“Helped in my line of work. I’m guessing this is a Mark Three? First model off the production line after Stellar Concepts bought out the original makers. Kept the dual primary and secondary engines on either side but significantly shortened the wingspan that had given the model its name in the first place. Wasn’t originally designed to carry passengers either so I’m betting the secondary cargo hold has been converted into dorms?”
“I’d say half our crew doesn’t know that,” Sunny beamed.
“Mmm…” said Raimo, significantly less impressed.
“The armour plating on the hull is a new feature though.”
Lydia done her best to affect an easy shrug, “We spend a lot of time in deep space, running supplies to the planets on the verge. Lot of bad men out there.”
“Yeah,the border planets are getting worse,” Lachlan agreed. “Further we push out, the more gets missed on the developing worlds.”
Raimo nodded, “Most of the planets on the verge are rough and tumble but it’s the Pirates you need to watch out for. They fly out of New Dublin and Rushport with no one to keep them in check. No real law planetside. Coaltion will send out a few ships for token patrols to protect their own citizens but not much else.”
Lachlan folded his arms, “Yeah, pirates were a big enough problem when I signed on and this was when Phase Three Space was only starting to develop. Corporate greed and government corruption, they couldn’t even address the problems the last of the Phase Two worlds were going through before they were already moving on. Now there’s at least twenty new moons and planets and no one to keep them in check.”
“We haven’t been caught yet though and don’t intend to.” Lydia said, jumping back into the conversation. Lamenting the pirate problem was for around the mess table, not with a potential client.
“No but then with that modified Ion thruster and those new engines you outfitted your ship with I’d say there’s not many pirate vessels that could match you for speed,” Lachlan said with a knowing glance to Lydia. “Or Coalition ships.”
Friendly, courteous and blessed with the apparent gift of being able to charm the pants off their pilot with just a smile, Lachlan was many things but a fool he was clearly not.
“Everyone likes their stuff to arrive on time,” said Raimo warily.
Lyida nodded. Lachlan clearly had enough experience with the Navy to know that a ship modified like the Zenith likely skirted the edge of legality in its work. She wasn’t sure how much of an issue that would be going forward but he seemed comfortable enough in letting the crew know that he was aware they were perhaps more than just a converted cargo hauler.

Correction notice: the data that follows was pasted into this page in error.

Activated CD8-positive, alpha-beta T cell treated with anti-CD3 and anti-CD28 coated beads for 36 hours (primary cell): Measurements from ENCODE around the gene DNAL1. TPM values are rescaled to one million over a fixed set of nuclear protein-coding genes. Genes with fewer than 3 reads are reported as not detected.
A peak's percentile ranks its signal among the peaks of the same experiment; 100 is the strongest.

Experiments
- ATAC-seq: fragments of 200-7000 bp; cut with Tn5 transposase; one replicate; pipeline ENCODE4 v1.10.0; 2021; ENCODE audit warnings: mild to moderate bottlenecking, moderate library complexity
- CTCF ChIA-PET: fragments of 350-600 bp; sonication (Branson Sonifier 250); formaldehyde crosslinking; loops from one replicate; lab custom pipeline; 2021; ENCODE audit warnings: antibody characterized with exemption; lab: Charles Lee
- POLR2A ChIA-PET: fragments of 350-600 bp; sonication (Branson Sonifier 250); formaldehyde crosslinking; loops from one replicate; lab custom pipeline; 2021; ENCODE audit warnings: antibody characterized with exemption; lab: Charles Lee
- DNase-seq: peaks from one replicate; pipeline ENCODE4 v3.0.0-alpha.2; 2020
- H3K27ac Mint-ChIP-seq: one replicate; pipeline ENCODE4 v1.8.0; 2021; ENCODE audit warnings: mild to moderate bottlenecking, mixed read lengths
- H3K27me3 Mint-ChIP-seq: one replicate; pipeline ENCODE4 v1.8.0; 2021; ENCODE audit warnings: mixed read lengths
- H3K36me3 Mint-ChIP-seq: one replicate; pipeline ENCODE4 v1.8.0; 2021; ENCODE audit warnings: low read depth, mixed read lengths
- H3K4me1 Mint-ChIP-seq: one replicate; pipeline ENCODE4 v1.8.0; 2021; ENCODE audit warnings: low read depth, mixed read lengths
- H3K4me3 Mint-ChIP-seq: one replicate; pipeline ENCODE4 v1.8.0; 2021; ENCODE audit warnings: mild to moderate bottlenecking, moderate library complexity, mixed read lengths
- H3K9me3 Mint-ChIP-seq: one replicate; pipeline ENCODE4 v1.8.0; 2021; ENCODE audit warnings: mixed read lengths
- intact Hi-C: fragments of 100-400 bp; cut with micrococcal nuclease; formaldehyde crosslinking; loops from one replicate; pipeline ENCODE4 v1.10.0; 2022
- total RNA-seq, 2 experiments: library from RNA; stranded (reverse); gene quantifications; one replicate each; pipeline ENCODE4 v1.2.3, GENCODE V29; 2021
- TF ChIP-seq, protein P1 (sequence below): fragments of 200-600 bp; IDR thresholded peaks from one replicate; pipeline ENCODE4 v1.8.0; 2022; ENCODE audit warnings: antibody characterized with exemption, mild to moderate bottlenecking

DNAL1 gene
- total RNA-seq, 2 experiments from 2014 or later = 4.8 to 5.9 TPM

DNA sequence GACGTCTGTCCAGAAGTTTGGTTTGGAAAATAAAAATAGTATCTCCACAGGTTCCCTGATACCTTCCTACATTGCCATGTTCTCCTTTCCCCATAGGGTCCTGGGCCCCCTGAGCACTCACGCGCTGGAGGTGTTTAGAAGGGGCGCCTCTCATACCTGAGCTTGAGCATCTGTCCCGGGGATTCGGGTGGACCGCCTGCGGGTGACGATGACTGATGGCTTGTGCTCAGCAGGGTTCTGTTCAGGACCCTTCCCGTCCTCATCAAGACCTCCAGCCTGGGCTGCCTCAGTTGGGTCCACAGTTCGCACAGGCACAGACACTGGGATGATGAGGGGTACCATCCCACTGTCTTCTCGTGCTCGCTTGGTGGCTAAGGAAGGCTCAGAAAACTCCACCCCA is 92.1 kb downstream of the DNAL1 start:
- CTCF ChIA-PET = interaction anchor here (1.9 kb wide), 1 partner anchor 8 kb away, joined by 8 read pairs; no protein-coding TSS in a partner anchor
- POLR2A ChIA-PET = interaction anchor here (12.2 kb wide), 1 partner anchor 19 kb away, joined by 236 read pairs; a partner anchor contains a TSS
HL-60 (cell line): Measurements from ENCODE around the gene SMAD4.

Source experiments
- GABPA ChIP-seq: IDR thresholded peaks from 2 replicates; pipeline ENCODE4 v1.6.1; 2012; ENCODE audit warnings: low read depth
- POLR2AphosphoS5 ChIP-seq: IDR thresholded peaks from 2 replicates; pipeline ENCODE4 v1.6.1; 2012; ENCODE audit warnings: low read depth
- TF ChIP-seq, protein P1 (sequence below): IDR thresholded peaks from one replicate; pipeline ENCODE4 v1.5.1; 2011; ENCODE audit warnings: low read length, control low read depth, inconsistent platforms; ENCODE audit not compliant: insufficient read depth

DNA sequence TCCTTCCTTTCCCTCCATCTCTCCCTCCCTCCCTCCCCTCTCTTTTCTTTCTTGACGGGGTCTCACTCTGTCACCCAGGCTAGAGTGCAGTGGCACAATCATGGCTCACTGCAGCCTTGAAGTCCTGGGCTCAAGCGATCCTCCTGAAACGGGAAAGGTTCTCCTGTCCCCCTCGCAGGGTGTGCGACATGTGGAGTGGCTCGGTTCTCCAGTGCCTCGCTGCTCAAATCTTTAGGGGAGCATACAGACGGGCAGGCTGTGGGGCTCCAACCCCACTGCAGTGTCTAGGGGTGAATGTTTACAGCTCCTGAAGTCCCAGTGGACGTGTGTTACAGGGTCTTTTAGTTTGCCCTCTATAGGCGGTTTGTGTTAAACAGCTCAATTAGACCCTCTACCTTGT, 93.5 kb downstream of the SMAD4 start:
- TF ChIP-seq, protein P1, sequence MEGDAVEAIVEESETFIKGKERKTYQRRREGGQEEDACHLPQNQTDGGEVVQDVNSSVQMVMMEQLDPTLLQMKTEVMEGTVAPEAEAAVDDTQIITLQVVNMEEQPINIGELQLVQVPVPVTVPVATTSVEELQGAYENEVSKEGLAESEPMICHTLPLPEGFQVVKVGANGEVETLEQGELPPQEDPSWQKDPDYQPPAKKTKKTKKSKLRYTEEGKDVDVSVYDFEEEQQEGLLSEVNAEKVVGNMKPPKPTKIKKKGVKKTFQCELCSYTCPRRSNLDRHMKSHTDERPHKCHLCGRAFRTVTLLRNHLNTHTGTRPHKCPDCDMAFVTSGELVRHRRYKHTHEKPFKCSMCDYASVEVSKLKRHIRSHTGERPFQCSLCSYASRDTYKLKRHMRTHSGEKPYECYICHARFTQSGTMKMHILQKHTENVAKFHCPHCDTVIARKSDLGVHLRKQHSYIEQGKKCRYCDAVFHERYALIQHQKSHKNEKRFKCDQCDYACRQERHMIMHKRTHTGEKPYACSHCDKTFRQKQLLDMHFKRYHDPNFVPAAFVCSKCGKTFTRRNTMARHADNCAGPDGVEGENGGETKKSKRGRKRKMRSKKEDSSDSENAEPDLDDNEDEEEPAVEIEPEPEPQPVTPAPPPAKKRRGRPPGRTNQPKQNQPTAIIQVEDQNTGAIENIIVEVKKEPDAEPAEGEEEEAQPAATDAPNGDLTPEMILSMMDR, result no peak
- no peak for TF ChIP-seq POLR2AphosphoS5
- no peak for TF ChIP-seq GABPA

“I think we may need to talk price,” she said, attempting to turn the conversation back to business before Lachlan started really impressing Sunny and pointed out the hidey holes one could stow illegal cargo if there were so inclined. “Have to admit it’s a bit of an unusual request, you’re talking probably close to six weeks of travel time….”
“Let’s say one and a half thousand?” Lachlan offered cutting straight to the chase.
That took Lydia by surprise, she had been expecting to have to haggle the man upward from a thousand. “That could work….” she said cautiously.
Lachlan smiled again, “Great. Half up front, right?”
“I can give you the tour if you like?” Sunny offered quickly, clearly made up with their newest passenger.
“Yeah,” Lydia replied. The situation had moved faster than she had been expecting, “If everything suits Mr Lachlan can you sort out payment too please Sunny?”
The nodded as she led Lachlan onto the ship. “What do you think?” Lydia asked once she was sure they were well out of earshot.
“I don’t like him,” he replied instantly
“Is that because he’s clearly going to get into Sunny’s pants in record quick time?”
“There’s more than one reason,” Raimo gave a slight smile.
“And if you’re being serious?”
Raimo sighed, “Seems like a decent fella but he’s too clever by half Lydia. Most passengers just go with what we tell them, no questions asked but I’m guessing he doesn’t miss too much.”
Lydia nodded, “We’ll have to be careful around him. God knows what Hoddell will have us carrying this time.” Clever passengers and illicit cargo were a dangerous mix.
“He might know that we aren’t exactly on the up and up but that doesn’t mean he’ll find out about what we’ll actually be carrying.”
Lydia was unconvinced, “We could have turned him down.”
“And lose out on a grand and a half? You do that and Taryn would have my balls just by association. Probably chuck you through the engine.” He shook his head, “No, the Captain would want the fare. We just have to hope no one leaves a crate of guns, credits and diamonds lying about for him to trip over.”
“Lydia ran a tired hand down her face, “Shit.”